Produced Water: Environmental Risks and Advances in Mitigation Technologies

Springer Science & Business Media
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A state-of-the-art review of scientific knowledge on the environmental risk of ocean discharge of produced water and advances in mitigation technologies.

In offshore oil and gas operations, produced water (the water produced with oil or gas from a well) accounts for the largest waste stream (in terms of volume discharged). Its discharge is continuous during oil and gas production and typically increases in volume over the lifetime of an offshore production platform.

Produced water discharge as waste into the ocean has become an environmental concern because of its potential contaminant content. Environmental risk assessments of ocean discharge of produced water have yielded different results. For example, several laboratory and field studies have shown that significant acute toxic effects cannot be detected beyond the "point of discharge" due to rapid dilution in the receiving waters. However, there is some preliminary evidence of chronic sub-lethal impacts in biota associated with the discharge of produced water from oil and gas fields within the North Sea.

As the composition and concentration of potential produced water contaminants may vary from one geologic formation to another, this conference also highlights the results of recent studies in Atlantic Canada.

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Additional Information

Publisher
Springer Science & Business Media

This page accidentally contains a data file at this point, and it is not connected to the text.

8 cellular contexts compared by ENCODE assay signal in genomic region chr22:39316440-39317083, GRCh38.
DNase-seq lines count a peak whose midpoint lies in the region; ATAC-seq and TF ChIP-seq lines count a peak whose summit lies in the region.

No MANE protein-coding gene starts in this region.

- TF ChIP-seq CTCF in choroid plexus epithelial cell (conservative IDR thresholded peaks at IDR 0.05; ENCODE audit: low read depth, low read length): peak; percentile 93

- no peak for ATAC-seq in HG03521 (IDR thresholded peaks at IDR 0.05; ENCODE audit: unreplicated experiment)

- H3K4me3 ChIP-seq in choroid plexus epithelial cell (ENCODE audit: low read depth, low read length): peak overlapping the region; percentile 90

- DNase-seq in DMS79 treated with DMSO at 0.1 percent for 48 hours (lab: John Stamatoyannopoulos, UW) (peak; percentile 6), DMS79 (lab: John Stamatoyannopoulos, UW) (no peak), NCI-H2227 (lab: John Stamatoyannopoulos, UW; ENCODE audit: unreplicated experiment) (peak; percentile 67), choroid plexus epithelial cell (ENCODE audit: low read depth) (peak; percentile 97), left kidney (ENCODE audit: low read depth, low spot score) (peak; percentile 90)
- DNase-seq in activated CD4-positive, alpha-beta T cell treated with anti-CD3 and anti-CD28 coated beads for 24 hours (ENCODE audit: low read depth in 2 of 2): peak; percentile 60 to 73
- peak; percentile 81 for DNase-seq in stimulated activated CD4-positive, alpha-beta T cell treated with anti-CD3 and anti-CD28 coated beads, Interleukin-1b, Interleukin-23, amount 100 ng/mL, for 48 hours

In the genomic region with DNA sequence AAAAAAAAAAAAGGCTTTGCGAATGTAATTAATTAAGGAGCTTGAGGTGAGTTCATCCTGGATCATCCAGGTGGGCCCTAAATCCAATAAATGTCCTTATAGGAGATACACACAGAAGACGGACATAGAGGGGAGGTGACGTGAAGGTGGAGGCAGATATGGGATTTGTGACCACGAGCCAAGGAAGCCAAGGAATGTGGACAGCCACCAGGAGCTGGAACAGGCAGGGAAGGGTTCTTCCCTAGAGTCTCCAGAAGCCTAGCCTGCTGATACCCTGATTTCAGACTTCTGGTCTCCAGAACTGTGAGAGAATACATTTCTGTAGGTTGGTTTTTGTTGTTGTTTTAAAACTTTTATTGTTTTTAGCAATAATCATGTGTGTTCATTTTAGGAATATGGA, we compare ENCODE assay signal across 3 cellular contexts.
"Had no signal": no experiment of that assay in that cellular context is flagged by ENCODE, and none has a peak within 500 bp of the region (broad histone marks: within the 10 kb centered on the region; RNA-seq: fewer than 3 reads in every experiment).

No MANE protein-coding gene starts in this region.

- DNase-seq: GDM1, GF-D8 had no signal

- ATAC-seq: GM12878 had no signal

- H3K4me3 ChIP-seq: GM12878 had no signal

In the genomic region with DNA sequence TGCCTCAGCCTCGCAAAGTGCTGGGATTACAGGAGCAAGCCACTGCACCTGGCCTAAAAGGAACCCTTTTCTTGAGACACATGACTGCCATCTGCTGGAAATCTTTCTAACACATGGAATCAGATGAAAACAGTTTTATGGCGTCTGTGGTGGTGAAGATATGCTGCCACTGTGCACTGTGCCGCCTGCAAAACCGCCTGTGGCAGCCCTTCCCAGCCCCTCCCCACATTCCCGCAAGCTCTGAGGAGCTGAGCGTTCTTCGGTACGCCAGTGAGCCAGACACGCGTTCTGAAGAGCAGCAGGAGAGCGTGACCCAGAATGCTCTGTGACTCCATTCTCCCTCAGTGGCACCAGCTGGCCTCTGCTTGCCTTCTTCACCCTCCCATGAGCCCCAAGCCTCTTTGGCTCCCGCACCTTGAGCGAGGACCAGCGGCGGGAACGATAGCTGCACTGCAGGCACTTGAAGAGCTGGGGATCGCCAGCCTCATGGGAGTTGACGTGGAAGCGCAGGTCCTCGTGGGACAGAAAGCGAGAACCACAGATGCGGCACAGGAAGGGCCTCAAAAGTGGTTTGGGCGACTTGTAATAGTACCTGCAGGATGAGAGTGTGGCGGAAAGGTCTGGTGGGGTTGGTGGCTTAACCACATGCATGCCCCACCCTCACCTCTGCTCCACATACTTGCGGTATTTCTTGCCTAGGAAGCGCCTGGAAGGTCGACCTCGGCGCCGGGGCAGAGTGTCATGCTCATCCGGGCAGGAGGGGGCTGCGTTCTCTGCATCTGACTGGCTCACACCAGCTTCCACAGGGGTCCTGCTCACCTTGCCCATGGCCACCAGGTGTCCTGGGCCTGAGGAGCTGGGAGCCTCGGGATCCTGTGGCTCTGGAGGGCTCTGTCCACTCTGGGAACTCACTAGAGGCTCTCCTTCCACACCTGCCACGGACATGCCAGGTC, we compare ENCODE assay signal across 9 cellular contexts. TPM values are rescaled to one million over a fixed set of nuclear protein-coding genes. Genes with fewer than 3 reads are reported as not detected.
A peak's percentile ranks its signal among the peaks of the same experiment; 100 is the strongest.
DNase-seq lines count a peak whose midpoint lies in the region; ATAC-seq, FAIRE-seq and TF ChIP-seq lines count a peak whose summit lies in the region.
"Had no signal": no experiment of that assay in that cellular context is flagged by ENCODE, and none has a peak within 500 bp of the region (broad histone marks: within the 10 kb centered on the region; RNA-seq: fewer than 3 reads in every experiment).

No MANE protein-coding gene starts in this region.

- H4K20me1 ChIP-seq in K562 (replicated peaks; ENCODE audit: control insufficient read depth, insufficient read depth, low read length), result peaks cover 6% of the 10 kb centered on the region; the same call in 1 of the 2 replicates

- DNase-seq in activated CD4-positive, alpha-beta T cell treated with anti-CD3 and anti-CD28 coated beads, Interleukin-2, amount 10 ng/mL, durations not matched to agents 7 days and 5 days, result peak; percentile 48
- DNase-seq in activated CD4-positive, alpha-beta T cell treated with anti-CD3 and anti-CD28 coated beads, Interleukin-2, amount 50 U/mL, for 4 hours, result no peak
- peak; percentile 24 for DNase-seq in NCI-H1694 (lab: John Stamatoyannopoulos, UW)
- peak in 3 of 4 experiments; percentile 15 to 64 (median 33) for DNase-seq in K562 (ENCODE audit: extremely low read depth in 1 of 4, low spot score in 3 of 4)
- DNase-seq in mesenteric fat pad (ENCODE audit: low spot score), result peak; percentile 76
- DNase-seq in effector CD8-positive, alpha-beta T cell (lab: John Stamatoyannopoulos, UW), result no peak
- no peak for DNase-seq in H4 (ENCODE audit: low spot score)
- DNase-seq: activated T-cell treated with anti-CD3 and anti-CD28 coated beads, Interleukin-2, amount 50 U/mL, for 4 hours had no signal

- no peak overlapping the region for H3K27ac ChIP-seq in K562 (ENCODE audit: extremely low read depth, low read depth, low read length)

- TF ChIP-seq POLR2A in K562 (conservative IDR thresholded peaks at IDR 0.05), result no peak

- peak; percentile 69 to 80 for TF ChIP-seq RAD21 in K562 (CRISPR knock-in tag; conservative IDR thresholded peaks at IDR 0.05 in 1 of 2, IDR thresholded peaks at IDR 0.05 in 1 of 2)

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Published on
Sep 18, 2011
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Pages
608
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ISBN
9781461400462
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Language
English
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Genres
Nature / Natural Resources
Science / Earth Sciences / Geology
Science / Environmental Science
Science / Life Sciences / Biology
Technology & Engineering / Environmental / General
Technology & Engineering / Environmental / Water Supply
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Content Protection
This content is DRM protected.
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This volume constitutes the proceedings of the Produced Water Seminar held in Trondheim, Norway, in September 1995. Hosted by Statoil Research and Development and IKU Petroleum Research, the seminar was an update of the 1992 seminar of the same title held in San Diego, California (Ray and Engelhardt, 1992). Produced water remains the largest volume waste stream from oil and gas production offshore. In the North and Norwegian Seas, produced water volumes are projected to increase significantly over the coming decades, as oil reservoirs near depletion. These releases are therefore the focus of continuing environmental concern. The purpose of this seminar was to provide a forum for scientists, legislators, and industrial and environmental representatives to share recent information and research results, and to encourage cooperative pursuit of solutions in the future. The success of the seminar, and the quality of this volume, are due in large part to the many authors from around the world who presented almost 50 posters and papers focused on environmental issues and mitigation technologies. In addition, we wish to acknowledge the contributions of the local and international organizing committees. Local Committee Asbj0fg 0verli and Heidi Torp, Statoil Egil Wanvik and Laila S. Olden, IKU Petroleum Research International Committee James P. Ray, Shell Chemical and Petroleum Products Companies Alexis E. Steen, American Petroleum Institute Theodor C. Sauer, Battelle Ocean Sciences Steven A. Flynn, British Petroleum Martin C. Th. Scholten, TNO Kjell Lohne, Statoil Ingvild Martinsen, Norwegian Pollution Control Authority.
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